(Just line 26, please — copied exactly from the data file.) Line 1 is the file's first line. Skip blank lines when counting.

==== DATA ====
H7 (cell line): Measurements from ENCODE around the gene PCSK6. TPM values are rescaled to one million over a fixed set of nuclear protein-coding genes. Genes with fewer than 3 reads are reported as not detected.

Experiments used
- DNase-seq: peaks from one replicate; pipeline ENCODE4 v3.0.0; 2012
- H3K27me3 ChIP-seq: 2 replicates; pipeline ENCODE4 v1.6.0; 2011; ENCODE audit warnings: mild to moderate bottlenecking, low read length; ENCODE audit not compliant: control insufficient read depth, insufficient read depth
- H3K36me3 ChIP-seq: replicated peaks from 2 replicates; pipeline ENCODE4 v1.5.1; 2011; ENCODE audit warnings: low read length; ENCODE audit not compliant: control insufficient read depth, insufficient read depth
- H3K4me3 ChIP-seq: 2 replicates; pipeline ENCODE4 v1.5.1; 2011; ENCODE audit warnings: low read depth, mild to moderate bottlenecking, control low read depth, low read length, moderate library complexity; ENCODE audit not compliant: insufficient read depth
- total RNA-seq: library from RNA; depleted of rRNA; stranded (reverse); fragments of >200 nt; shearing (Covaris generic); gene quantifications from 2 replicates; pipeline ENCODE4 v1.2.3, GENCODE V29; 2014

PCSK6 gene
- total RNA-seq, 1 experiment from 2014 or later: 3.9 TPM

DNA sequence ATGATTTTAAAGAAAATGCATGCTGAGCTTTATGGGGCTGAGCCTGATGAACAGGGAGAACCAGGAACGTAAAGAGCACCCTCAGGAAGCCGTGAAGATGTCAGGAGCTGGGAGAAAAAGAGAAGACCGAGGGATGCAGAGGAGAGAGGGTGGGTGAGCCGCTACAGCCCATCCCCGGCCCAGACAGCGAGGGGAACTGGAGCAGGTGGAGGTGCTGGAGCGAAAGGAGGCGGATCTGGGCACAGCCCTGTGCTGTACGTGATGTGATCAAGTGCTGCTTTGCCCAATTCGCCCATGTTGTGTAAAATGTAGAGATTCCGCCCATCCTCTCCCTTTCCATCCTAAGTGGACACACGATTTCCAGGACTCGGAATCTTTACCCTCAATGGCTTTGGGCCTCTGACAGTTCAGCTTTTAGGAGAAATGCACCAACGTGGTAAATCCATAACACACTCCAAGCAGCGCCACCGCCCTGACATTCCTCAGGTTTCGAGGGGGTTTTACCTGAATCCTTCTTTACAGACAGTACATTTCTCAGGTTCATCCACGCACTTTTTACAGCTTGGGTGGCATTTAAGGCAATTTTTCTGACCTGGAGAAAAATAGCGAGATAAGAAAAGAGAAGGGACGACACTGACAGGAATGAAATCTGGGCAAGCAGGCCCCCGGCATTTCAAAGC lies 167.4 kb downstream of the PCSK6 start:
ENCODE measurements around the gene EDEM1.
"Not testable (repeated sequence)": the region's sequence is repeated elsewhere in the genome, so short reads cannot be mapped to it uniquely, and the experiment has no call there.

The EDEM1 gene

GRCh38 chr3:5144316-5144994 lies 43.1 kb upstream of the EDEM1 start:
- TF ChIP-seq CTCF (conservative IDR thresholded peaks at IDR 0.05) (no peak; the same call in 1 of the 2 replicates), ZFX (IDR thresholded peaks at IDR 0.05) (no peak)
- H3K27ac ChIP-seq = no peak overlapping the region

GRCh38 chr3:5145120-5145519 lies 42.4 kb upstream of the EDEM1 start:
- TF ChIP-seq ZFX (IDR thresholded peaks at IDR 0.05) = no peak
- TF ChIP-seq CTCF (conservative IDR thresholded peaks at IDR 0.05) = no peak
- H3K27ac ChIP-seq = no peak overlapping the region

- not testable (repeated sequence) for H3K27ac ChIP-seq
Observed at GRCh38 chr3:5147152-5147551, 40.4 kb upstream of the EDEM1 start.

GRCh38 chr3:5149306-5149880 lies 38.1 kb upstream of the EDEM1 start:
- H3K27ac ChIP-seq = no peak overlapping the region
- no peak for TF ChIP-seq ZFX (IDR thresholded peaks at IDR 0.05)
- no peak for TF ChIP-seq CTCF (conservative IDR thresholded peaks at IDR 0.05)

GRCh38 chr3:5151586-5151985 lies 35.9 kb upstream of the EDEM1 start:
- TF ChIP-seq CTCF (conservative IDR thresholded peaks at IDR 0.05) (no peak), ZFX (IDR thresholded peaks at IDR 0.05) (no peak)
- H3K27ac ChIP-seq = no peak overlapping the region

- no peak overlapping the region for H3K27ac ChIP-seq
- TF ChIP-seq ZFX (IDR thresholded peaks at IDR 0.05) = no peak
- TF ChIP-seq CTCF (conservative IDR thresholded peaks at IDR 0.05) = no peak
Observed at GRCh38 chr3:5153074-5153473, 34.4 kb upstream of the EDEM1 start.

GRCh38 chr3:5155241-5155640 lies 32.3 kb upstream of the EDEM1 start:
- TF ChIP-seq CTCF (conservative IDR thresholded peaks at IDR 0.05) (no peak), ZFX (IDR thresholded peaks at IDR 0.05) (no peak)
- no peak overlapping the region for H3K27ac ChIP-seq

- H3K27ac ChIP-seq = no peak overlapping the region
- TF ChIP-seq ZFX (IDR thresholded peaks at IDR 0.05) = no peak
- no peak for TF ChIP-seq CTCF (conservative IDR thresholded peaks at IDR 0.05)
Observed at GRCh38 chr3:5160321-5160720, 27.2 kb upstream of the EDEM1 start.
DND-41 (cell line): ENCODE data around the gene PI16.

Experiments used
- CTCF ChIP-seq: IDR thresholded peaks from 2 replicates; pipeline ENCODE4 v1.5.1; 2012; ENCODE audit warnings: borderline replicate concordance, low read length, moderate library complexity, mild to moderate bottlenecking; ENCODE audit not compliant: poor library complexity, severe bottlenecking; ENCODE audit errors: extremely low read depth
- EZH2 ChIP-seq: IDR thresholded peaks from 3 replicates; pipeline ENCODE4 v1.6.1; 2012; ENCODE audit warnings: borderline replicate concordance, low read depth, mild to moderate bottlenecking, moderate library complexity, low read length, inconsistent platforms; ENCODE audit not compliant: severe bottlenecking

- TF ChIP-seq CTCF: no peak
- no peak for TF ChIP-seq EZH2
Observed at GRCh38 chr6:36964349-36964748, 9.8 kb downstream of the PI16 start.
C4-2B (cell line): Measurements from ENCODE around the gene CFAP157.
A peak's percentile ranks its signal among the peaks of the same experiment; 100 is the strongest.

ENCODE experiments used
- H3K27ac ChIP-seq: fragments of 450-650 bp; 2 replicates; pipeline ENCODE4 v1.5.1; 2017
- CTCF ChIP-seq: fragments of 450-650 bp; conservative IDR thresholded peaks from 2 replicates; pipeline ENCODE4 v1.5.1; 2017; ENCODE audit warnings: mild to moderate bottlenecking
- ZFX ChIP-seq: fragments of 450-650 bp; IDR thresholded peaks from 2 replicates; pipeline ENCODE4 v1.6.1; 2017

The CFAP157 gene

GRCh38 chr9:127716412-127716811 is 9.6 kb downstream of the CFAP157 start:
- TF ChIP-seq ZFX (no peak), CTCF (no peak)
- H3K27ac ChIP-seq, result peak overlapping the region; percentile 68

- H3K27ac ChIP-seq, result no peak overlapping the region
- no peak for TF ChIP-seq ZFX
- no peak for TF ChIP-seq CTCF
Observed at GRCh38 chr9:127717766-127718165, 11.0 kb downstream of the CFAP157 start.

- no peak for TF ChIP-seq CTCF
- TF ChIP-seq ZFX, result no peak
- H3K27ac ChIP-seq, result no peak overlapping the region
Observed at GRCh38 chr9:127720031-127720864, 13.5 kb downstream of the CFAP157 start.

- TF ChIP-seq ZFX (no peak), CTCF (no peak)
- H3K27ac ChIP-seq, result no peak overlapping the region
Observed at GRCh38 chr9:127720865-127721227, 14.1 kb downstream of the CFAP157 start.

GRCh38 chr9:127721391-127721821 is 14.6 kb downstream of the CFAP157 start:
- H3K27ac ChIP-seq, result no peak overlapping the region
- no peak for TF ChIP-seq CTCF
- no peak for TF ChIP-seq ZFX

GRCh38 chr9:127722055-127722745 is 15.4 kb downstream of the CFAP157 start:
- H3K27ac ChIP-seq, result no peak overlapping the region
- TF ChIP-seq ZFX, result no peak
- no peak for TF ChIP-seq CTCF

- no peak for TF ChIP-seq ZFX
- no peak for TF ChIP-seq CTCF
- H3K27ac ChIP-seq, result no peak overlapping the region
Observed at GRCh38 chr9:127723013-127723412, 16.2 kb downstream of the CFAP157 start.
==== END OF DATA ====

- no peak for TF ChIP-seq CTCF (conservative IDR thresholded peaks at IDR 0.05)